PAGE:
20. By using $1800 for gold and $28 for silver as a base a common dime would have a value of 2.02 and a .6 grain (not gram) nugget would have a value of 2.02 if it was at 90% purity.If you want to know the silver amount of a common dime multiply .07234 times the spot price of silver.A .6 grain nugget is tiny. I would rather find a nugget then a silver dime any day unless it is a very rare silver coin.I imagine you nugget hunters stumble on to a nice coin now and then.I heard Tom Massie found a $20 gold piece when he was nugget hunting.I hope I did my math right.Even with copper surging to $4.06 today a common dime only has .27 cents of copper in it.
  21. What is, if we should, get the dark crust from an old liberty dime to determine date and other details. No scrubbing with steel wool? Acids? Thank you in advance here at this forum for any help you can give.
  22. One of the most controversial topics in metal detecting and coin collecting is that of cleaning coins. A lot of this comes from failure to define terms, such as purpose of cleaning and what ‘cleaning’ really means. I’m starting this thread as much to educate myself as anything. As such it is a bit of ‘brainstorming’. I’m not an expert although as is often the case, many of the people who claim to be such aren’t either. “Reader beware” has never been more true than in the 21st Century internet / social media world and this post is no exception. Numismatics is the fancy word for coin collecting, and the topic of coin cleaning must include facts and opinions coming from that segment of activity and knowledge. Here is a list of some of the concepts/issues/concerns expressed there: 1) A coin’s patina is important. ‘Patina’ is the natural toning that comes with age. This idea is shared with antique collecting, as is the concern over refurbishing/restoring/refinishing of antiques in general. It is almost universally accepted in numismatics that coins that haven’t been cleaned are vastly superior to coins that exhibit signs of having been cleaned. Whether or not you consider this reasonable, it’s locked in and not going to change. 2) Most of modern numismatics, and particularly the area with the largest investment, is in uncirculated coins. A lot of the information among numistmatists on coin cleaning relates to uncirculated coins. 3) Although “beauty is in the eye of the beholder” is a general cliche’, coins do change hands and many/most methods of cleaning cannot be reversed. Much of coin collecting (hell, much of the world in general) is about value and (permanent) cleaning has ruined a lot of coins’ values over history – thus the reason for major concern amongst numistmatists on this subject. What does ‘ruin’ mean? Reducing its value by 75-90% isn't uncommon. 4) Most collected coins did not spend years in the ground. The issues we detectorists experience are rarely even considered by coin collectors. 5) Often the word ‘cleaning’ among numistmatists is confused with ‘conservation’. The latter is loosely defined as removing foreign matter that in the long term will damage a coin. ‘Cleaning’ is simply trying to improve the appearance of a coin. Conservation is accepted, if done properly, of course. Even the two major grading services offer conservation options. 6) Statements such as the most common -- “never clean coins” -- or even the less dogmatic “cleaning should be left to professionals” may be well intentioned, but are neither informative nor practical. Who are these ‘professionals’? I suspect if you went to a coin show/convention and did a survey you would get very few answers to this question, but rather be referred back to #1 (“never clean coins!”). Although so far it may seem that numismatists are Chicken Littles, there is a lot of validity to their concerns. It’s just that you need to go past the cliche’s to understand that. Let’s start with an analogy many of us are familiar with – cleaning eyeglasses. What’s the best way to do that? (“Never clean eyeglasses” isn’t an option!) Fortunately micro-fiber cloth is a fairly modern convenience, and that (with a mild cleaning solution) is the proper method. But how many of us have used paper towels, cotton cloths (such as handkerchiefs or shirt-tails), etc. to accomplish the task? I have, and the results are eye-opening (no pun intended). Permanent scratches result, at least for modern plastic lenses (and that includes polycarbonate lenses). Abrasives are a common cleaning medium. Sandpaper is a good example. Would you clean your eyeglasses with sandpaper? Well, fibers in paper and cloth are also abrasives. That also applies to cleaning of coins. The naked eye may not notice fine scratches but coin grading involves magnification and then the scratches look like river valleys. (OK, I exaggerate.) What seem like minor differences in coin grades can translate to huge differences in value. Scratches are one of the things that determine coin grades. A very common occurrence in metal detecting, if YouTube videos are any indication, is the immediate rubbing of a coin when retrieved from the ground. The sand grains, etc., in the attached soil are abrasives! If you want to identify a recovered coin in the field, then take along a small spray bottle and blast the coin with water. (BTW, I’m aware that some perceived experts have claimed that water damages a freshly retrieved coin. While always holding out the possibility that my logic is wrong, ask yourself this question: how many years has this coin been in the ground, free from contact with water?!!!! Even the driest desert gets rainfall occasionally.) The reality is that many coins coming from the ground, especially those which contain mostly copper, are not attractive and sometimes not even identifiable without aggressive cleaning. If you’ve read this far, hoping to get some good answers, you are going to be disappointed. I don’t have them, yet. There have been a few threads on detectorprospector.com with discussion of cleaning methods. I’m not going to repeat those, nor even link to them since they are scattered. What I am going to do this year (new year’s resolution) is to both read more deeply and experiment with cleaning methods. I already own one book on the subject and just ordered two more from Amazon. My workshop is being upgraded to, among other things, make it more conducive to simple chemical experimentation. I’ll report back with my findings. In the meantime, here's an interesting discussion among coin collectors on the subject. Also, a well chronicled experience with one of the coin certification services regarding coin cleaning/conservation.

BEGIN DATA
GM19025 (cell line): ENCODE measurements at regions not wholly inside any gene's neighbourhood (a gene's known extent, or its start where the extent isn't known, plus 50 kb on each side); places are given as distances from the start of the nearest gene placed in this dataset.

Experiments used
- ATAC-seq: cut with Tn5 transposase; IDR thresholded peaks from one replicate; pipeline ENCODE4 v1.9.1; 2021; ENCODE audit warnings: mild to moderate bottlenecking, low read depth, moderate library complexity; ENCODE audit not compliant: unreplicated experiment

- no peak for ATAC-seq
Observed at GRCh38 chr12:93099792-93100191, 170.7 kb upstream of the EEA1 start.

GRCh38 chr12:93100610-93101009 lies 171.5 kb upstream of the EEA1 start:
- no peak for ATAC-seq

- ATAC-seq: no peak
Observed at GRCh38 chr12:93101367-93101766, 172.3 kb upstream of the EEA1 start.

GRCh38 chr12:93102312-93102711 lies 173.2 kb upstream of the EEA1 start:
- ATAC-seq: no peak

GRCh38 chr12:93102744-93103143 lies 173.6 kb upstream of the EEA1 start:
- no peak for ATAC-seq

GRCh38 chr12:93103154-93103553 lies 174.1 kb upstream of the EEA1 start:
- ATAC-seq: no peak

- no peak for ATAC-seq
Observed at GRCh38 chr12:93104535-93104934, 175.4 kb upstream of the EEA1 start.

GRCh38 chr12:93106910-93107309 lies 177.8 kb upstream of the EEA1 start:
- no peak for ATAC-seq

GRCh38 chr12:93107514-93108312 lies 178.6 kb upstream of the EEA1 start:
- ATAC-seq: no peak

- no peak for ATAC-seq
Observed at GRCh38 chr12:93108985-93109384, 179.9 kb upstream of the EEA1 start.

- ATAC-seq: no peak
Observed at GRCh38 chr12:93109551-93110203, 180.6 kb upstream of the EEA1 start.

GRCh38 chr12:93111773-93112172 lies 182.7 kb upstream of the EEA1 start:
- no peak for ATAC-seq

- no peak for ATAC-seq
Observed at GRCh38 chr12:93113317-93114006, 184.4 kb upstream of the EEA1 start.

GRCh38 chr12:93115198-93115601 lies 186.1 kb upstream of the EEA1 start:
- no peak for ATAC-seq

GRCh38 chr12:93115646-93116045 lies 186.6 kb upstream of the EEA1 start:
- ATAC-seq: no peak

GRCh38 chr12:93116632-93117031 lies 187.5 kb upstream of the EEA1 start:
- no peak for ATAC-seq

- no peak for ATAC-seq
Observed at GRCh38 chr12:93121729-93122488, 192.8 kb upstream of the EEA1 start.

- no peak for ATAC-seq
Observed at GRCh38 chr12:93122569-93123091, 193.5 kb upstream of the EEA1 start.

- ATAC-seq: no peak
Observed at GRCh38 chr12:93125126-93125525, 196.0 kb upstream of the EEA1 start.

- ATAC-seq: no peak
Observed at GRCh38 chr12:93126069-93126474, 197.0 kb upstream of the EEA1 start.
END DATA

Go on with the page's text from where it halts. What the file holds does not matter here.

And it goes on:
23. So I was killing time eye shopping gold nuggets, I like looking but never buy any until now when I saw what I thought was a really beautiful 29.32g gold nugget pendant. This one was full of character and had a variety of color and texture, the simple silver wire mount cleverly wrapped to hold it securely without solder or permanent attachment the perfect gift for my wife’s birthday. Well, it came in the mail today and for reasons beyond comprehension he decided to clean it. The silver mount I guess melted in the acid, it looks I think much less interesting and the weight is down to 26.2g from it’s natural state at 29.32 a little of that lost fine gold. I’m sure I could return it the seller is very reputable but still like it just not nearly as much, what do you think am I wrong thinking it was much prettier before it was cleaned...should the seller have even done this after posting the pictures in his add? before cleaning after cleaning
  24. I have 3 batches like this. I just listed one on CL for 175.00. Almost all iron items with some brass, ceramic etc. Priced too low? Too high? Going to be getting rid of all my old finds soon. Any ideas, opinions are good to hear. Thanks.